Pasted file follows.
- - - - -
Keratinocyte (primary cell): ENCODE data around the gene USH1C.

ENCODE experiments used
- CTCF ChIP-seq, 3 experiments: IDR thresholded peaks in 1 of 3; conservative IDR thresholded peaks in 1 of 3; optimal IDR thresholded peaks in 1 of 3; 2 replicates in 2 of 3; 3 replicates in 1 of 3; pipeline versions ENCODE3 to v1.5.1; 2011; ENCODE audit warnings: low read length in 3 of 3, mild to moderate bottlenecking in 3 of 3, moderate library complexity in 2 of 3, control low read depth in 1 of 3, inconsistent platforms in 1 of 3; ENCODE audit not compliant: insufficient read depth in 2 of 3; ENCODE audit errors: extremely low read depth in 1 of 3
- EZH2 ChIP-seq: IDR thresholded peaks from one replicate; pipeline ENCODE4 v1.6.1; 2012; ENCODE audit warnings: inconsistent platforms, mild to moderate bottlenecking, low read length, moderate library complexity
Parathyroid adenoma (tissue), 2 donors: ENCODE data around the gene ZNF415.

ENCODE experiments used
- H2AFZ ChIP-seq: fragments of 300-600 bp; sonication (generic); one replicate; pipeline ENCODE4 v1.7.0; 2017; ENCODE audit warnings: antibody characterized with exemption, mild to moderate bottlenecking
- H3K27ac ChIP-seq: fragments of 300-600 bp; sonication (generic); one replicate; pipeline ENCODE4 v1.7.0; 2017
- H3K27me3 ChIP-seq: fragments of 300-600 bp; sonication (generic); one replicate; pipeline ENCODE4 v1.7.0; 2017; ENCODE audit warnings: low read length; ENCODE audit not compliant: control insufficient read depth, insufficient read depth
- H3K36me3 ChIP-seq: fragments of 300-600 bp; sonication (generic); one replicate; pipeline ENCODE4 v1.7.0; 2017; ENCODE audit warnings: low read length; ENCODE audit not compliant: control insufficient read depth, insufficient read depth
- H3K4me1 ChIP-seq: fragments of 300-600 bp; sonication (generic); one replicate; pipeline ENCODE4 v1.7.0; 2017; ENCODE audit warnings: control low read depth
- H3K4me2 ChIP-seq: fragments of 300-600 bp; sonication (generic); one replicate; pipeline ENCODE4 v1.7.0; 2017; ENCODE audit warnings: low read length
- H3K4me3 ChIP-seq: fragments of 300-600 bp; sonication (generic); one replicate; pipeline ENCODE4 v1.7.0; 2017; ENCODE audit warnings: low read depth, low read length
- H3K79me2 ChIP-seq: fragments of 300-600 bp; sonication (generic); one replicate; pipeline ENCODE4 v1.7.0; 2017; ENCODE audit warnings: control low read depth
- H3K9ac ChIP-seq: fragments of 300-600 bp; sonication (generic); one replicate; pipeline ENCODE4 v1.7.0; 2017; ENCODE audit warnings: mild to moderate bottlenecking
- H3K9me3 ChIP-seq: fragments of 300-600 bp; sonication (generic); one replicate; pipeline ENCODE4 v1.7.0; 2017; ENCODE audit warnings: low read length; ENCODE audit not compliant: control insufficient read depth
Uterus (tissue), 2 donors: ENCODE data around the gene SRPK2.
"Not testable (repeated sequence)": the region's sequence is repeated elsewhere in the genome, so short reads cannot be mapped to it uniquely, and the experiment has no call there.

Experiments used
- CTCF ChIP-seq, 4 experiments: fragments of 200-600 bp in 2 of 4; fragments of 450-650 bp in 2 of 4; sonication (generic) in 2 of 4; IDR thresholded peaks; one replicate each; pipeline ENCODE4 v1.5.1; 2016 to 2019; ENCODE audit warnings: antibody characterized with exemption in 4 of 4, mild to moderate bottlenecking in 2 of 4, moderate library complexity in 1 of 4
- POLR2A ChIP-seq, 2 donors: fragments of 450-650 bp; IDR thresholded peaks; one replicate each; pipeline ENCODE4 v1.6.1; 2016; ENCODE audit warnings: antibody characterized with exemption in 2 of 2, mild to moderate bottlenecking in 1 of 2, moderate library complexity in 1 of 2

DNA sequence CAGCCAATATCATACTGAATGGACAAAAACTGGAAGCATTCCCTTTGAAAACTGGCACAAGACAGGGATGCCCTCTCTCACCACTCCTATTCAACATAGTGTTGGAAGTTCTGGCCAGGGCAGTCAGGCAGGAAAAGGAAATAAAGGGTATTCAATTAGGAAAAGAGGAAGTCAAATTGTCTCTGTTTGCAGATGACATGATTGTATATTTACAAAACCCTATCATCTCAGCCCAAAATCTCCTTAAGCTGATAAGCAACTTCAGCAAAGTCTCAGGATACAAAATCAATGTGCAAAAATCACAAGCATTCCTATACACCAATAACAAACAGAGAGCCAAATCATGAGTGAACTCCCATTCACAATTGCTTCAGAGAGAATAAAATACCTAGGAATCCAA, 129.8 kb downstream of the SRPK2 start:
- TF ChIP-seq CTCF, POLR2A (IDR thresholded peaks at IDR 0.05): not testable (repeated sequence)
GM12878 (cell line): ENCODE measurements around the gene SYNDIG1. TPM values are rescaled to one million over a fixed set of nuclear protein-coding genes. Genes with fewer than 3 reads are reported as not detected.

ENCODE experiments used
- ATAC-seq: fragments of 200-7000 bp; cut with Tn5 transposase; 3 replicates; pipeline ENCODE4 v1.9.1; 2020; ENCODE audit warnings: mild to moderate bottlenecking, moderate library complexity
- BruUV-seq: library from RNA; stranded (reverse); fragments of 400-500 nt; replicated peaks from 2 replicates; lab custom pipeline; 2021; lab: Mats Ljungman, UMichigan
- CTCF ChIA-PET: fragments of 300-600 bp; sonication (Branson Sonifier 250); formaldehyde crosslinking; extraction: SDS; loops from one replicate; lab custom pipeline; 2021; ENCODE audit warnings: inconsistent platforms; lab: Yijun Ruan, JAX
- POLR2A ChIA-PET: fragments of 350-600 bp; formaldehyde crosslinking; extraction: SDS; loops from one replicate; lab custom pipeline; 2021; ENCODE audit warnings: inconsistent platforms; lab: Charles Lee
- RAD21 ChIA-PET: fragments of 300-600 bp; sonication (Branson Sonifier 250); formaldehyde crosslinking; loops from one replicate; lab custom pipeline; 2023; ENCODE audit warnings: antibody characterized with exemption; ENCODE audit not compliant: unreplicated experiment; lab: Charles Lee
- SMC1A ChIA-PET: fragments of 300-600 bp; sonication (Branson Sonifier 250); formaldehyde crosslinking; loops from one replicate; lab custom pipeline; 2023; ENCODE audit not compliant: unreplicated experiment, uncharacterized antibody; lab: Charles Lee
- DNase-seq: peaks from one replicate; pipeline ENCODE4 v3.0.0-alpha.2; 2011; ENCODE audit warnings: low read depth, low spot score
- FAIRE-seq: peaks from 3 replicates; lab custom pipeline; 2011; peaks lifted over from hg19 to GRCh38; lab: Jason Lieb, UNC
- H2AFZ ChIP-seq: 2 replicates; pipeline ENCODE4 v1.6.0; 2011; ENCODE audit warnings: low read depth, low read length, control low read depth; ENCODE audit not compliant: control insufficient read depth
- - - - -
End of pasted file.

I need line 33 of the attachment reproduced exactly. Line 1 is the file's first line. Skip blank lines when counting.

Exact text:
- FAIRE-seq: peaks from 3 replicates; lab custom pipeline; 2011; peaks lifted over from hg19 to GRCh38; lab: Jason Lieb, UNC